If you’ve not yet read the article, “4 Areas of Leadership in Christ“, it might be helpful to start there, because godly counseling supports godly leadership. How? Leadership in Christ helps others continue following Him. Counseling helps those who are stuck or wayward.
As I’ve said in previously, leadership in Christ is simply equipping and encouraging others to follow us as we follow the Lord (1 Corinthians 1:10-17, 4:16, and 11:1, 2 Thessalonians 3:7-9, Hebrews 13:7, 3 John verse 11, etc.). After God’s command to fill the world with His image (the call to discipleship), His very next command was to lead (Genesis 1:28). But He had first told them to fill the world because we can’t lead alone. Why? God is the essence of relationship as Father, Son, and Spirit, so we can only live in His image by being in relationship, too.
There should never be a Lone Ranger leader in the Body of Christ. But even when we work together, leadership rarely goes smoothly. So why am I spending so much time on leadership in an article about counseling? We need to see why and how counseling is to be leadership’s right hand of support.
All of God’s Word, shows us that life here is hard: filled with misunderstandings and fighting among His people, ungodly relationships with unbelievers, personal temptations, sins of self-righteous anger, faithless fears and depressions, and deep waters within a person’s own soul that even they can’t understand. Therefore, God also calls us to counsel: helping the stuck or wayward to get back on track to following Christ. In fact, that’s exactly what we see the Lord doing as soon as Adam and Eve decide to follow their own paths for independence from God. We’ll look at that more closely in a moment.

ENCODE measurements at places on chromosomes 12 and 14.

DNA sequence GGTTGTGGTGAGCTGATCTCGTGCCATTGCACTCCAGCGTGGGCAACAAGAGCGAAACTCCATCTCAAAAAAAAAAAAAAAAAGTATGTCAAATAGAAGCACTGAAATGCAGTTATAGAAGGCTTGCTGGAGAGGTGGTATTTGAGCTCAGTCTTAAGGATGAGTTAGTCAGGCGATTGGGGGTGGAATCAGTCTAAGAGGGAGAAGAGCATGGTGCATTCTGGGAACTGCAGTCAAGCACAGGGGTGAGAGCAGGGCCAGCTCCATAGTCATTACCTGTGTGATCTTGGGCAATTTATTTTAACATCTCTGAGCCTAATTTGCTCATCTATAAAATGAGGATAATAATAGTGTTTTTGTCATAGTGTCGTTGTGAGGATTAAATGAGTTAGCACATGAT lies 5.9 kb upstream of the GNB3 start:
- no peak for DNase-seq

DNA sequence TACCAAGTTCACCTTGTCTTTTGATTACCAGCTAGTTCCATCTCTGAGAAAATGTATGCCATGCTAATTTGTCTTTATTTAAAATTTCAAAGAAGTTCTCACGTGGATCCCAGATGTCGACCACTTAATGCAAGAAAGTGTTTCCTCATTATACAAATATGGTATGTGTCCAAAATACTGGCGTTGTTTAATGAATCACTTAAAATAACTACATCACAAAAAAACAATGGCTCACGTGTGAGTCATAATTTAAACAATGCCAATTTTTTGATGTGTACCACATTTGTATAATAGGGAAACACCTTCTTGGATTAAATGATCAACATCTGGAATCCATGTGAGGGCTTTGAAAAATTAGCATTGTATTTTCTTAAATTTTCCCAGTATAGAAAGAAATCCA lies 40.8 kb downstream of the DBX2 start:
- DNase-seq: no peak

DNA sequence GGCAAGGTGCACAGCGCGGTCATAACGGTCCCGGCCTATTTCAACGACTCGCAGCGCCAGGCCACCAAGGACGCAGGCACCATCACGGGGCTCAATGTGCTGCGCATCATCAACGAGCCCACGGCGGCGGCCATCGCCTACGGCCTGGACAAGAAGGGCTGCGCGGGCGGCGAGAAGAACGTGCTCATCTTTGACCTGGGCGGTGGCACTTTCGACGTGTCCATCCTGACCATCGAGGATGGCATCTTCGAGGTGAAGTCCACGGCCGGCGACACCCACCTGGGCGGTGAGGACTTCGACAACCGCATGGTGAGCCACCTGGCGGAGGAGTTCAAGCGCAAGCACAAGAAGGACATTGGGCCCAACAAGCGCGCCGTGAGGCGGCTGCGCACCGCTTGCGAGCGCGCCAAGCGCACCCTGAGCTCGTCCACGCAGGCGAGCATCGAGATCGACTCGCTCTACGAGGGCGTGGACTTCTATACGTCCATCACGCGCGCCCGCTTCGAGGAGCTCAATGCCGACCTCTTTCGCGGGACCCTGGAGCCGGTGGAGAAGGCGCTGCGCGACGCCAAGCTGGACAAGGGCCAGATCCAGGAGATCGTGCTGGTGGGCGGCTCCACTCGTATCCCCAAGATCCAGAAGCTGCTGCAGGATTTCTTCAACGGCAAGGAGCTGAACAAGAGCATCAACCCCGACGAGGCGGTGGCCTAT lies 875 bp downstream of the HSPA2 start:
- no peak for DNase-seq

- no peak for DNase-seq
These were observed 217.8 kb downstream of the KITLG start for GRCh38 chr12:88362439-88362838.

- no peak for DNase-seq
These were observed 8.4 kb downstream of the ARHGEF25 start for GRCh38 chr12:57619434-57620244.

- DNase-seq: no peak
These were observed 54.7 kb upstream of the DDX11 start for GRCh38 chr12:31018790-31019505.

And if you think counseling can be a complex process that is simultaneously deep, broad, and detailed, you’re right. So a few memorable summaries may clarify some basics. Think of counseling in Christ as four areas of love: we are to discern, learn, broach, and coach.
Discerning is similar to the first duty on leadership: anticipation (described in a previous article). Leaders in Christ understand that our Lord calls all of us to love, but they also know that this world is fallen in sin. So leaders look ahead or “anticipate” problems coming to their people so they can prepare them to love as well as possible. Discerning, on the other hand, is seeing the problems that have already come upon a person.
But it’s not merely recognizing symptoms. It’s dealing with deeper heart issues. Therefore, godly discernment comes by understanding key themes of the gospel and common ways it plays out when His commands, promises, or character is neglected, distorted, abused, etc., especially in relationships where there is a properly high expectation of leadership (e.g., Adam’s role) or support (e.g., Eve’s role).
We cannot begin to move toward an effective solution until we’ve discerned the specific problem. We don’t have to understand everything in the Bible or everything about the person, just the core struggle of the person’s heart as that relates to basics in God’s Word. Thus, parents, supervisors, coaches, mentors, etc., must regularly feed on God’s Word and listen to others who love the Lord Jesus. Which leads us to the second area.